This year’s overthrow of Egyptian president Hosni Mubarak may have been powered by the likes of Facebook and social media, but more recent developments may indicate that at least the country’s military doesn’t change overnight just because people can tweet. Egypt’s ruling military council—which is running the country under emergency rule until democratic elections can be carried out—has sentenced 26 year-old blogger Maikel Nabil to three years’ in prison for “spreading false information” about the Egyptian military. Nabil was sentenced by a military court outside the presence of his lawyers.
Responding to questions about the Nabil case, a member of Egypt’s military council said that freedom of expression is protected under Egyptian law, but it was nonetheless a crime to do or say things that threatened the safety of the Egyptian army.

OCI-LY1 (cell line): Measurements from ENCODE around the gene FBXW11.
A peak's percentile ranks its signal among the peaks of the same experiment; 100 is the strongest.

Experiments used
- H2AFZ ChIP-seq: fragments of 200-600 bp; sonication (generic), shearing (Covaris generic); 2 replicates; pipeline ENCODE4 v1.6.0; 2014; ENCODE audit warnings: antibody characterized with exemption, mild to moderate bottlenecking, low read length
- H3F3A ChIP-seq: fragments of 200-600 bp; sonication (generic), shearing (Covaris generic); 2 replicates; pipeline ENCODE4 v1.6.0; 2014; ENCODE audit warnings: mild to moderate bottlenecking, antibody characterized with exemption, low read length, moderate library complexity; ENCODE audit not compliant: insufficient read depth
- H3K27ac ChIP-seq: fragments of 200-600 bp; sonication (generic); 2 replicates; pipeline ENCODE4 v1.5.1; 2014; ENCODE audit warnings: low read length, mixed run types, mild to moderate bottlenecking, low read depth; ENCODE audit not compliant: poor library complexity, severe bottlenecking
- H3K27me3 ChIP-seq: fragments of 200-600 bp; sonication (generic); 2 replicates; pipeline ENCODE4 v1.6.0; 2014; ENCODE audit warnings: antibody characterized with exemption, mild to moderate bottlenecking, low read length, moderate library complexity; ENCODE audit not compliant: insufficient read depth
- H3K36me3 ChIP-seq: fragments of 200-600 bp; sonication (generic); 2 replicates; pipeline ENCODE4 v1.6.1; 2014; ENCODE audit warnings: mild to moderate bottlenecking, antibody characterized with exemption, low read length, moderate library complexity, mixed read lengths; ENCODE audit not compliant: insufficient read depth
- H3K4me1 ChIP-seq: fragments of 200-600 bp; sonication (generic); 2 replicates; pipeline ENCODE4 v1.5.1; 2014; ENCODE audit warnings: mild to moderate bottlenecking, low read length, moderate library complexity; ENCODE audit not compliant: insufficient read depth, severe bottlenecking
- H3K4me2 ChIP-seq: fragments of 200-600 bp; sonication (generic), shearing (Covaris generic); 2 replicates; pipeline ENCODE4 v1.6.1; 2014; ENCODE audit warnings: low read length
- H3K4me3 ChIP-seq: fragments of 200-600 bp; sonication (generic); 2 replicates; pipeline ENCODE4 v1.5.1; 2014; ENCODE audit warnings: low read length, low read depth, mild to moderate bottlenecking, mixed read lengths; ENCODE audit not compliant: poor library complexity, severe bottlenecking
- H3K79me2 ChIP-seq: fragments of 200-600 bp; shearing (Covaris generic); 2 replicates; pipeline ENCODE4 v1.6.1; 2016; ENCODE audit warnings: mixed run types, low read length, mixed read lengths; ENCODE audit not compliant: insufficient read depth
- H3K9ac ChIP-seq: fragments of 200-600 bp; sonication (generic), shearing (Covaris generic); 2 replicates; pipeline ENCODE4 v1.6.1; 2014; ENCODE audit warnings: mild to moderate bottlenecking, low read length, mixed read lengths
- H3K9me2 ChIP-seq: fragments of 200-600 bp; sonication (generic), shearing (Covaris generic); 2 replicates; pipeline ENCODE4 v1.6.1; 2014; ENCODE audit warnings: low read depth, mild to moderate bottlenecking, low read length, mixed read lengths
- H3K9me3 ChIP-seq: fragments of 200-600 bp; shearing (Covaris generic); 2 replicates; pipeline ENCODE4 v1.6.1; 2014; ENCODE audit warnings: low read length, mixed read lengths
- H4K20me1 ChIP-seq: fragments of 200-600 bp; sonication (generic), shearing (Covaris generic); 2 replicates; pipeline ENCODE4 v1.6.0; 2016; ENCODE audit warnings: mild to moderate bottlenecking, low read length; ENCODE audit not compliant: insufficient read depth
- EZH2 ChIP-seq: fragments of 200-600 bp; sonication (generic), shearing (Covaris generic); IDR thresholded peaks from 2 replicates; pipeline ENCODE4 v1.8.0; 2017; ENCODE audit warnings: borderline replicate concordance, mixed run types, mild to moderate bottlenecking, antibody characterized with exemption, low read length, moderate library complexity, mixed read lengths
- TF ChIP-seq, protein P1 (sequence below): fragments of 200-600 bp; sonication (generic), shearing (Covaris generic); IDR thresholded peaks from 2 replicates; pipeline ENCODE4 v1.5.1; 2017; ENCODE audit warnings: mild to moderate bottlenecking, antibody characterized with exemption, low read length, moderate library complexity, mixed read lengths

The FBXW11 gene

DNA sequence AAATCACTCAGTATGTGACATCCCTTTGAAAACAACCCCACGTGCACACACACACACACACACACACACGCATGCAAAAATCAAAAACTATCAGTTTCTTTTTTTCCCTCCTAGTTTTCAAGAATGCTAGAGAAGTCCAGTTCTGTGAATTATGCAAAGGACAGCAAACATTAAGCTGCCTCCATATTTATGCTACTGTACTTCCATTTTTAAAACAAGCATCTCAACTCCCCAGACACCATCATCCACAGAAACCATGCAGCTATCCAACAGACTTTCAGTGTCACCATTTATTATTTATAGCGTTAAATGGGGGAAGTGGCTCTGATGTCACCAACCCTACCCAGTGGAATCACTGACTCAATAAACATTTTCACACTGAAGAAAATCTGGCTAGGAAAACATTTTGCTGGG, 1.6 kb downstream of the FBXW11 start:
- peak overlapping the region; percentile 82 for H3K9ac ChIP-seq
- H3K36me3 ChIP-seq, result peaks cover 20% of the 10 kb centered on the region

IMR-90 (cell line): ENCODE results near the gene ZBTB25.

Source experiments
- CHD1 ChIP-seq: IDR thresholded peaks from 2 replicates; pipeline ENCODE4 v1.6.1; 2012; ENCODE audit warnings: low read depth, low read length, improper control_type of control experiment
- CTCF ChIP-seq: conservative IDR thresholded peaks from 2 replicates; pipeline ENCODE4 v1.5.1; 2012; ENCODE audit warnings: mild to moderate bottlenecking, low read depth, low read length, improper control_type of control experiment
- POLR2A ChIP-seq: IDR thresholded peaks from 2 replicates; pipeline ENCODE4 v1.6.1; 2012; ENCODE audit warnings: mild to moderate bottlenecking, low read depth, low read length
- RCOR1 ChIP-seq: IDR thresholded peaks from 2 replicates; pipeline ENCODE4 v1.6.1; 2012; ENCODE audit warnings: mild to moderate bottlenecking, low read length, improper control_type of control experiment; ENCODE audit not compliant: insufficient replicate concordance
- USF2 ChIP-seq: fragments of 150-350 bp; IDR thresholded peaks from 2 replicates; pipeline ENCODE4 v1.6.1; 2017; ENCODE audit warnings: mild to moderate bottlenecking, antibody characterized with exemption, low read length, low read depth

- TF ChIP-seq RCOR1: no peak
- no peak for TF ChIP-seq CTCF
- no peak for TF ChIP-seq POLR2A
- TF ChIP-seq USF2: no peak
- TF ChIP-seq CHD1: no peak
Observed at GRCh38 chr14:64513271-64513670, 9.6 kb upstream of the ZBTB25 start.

In March, Nabil had posted images and video clips he alleged showed military police beating protesters during the 18-day uprising that lead to Mubarak’s resignation. The army has consistently denied using excessive force against protesters during the protests.
“Maikel Nabil’s three-year sentence may be the worst strike against free expression in Egypt since the Mubarak government jailed the first blogger for four years in 2007,” said HUman Rights Watch’s deputy Middle East director Joe Stork, in a statement. “The sentence is not only severe, but it was imposed by a military tribunal after an unfair trial.”
Nabil’s sentence will not be finalized unless ratified by the chief of the military district.
The case comes amidst reports that the Egyptian military has arrested and tried hundreds of protesters before military courts. Some Egyptians have stepped forward claiming to be victims of torture and abuse at the hands of the military, and Egyptian media outlets have been warned not to publish any information about the military unless it has been pre-approved.
Plus ça change, plus c’est la même chose…
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